Intermittent preventive treatment in pregnancy (IPTp)

Last update: 20 March 2016

Malaria infection during pregnancy is a major public health problem, with substantial risks for the mother, her fetus and the neonate. Intermittent preventive treatment of malaria in pregnancy is a full therapeutic course of antimalarial medicine given to pregnant women at routine antenatal care visits, regardless of whether the recipient is infected with malaria. IPTp reduces maternal malaria episodes, maternal and fetal anaemia, placental parasitaemia, low birth weight, and neonatal mortality.

WHO recommendations

WHO recommends IPTp with sulfadoxine-pyrimethamine (IPTp-SP) in all areas with moderate to high malaria transmission in Africa. As of October 2012, WHO recommends that this preventive treatment be given to all pregnant women at each scheduled antenatal care visit starting as early as possible in the second trimester (i.e. not during the first trimester). WHO recommends a schedule of four antenatal care visits.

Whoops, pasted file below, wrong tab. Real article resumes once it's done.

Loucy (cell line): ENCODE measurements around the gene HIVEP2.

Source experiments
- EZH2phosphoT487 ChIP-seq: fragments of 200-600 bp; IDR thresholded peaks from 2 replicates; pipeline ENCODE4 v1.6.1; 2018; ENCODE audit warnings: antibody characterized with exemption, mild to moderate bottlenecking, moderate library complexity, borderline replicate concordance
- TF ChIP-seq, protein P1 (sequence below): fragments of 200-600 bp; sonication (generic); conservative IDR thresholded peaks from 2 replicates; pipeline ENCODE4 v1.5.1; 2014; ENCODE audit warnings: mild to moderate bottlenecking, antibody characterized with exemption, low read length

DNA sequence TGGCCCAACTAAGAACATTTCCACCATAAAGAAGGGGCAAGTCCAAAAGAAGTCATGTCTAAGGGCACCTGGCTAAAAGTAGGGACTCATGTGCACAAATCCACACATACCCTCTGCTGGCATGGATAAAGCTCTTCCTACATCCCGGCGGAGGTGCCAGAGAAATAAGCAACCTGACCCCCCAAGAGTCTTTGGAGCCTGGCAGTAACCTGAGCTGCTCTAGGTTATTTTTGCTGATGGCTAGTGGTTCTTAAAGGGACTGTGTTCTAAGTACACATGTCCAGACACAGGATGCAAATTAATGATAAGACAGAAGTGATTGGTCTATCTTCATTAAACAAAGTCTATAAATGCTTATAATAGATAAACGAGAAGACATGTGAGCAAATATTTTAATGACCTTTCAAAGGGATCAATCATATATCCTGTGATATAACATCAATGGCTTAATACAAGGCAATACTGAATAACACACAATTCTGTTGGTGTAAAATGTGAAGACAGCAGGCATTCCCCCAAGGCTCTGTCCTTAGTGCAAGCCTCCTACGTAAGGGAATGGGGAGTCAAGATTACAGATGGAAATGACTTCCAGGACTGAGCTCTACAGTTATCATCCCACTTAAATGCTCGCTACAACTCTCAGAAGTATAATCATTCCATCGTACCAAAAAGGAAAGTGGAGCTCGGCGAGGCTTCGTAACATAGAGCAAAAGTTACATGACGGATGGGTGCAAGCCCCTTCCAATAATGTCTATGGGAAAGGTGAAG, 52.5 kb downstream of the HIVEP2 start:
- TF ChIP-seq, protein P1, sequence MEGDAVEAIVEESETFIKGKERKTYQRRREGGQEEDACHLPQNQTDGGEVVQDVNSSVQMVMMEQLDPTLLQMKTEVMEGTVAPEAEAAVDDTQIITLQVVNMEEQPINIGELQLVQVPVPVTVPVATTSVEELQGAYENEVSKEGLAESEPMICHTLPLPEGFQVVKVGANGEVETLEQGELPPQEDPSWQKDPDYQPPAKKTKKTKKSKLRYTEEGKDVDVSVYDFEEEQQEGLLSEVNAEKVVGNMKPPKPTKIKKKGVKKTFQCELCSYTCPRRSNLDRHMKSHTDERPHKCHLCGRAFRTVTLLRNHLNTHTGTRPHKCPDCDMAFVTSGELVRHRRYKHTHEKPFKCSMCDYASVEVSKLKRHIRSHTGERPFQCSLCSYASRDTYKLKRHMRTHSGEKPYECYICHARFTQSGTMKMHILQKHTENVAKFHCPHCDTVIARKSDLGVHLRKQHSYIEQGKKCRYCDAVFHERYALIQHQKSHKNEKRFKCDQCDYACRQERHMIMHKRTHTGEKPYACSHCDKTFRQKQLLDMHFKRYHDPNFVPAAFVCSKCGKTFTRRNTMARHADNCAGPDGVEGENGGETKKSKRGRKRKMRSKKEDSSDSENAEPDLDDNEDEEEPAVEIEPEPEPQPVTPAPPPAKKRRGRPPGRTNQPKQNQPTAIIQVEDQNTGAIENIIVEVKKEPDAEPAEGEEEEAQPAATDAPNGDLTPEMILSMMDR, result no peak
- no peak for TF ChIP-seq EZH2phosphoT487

Based on currently available evidence, IPTp-SP remains effective in preventing the adverse consequences of malaria on maternal and fetal outcomes even in areas where quintuple mutations linked to SP resistance are prevalent in P. falciparum. Therefore, IPTp-SP should still be administered to pregnant women in such areas.

Low uptake of IPTp in some African countries

Among the approximately 840 million persons at risk of malaria in endemic countries in sub-Saharan Africa, an estimated 35 million pregnant women could benefit from IPTp each year. However, during the last few years, WHO has observed a declining effort to scale-up IPTp in a number of African countries. In high-burden countries, IPTp noticeably lags behind other malaria control measures.

This does not appear to be due to low levels of antenatal clinic attendance. Uncertainty among health workers about SP administration for IPTp may have also played a role. Simplified IPTp messages and health worker training have been shown to improve IPTp coverage.

Key documents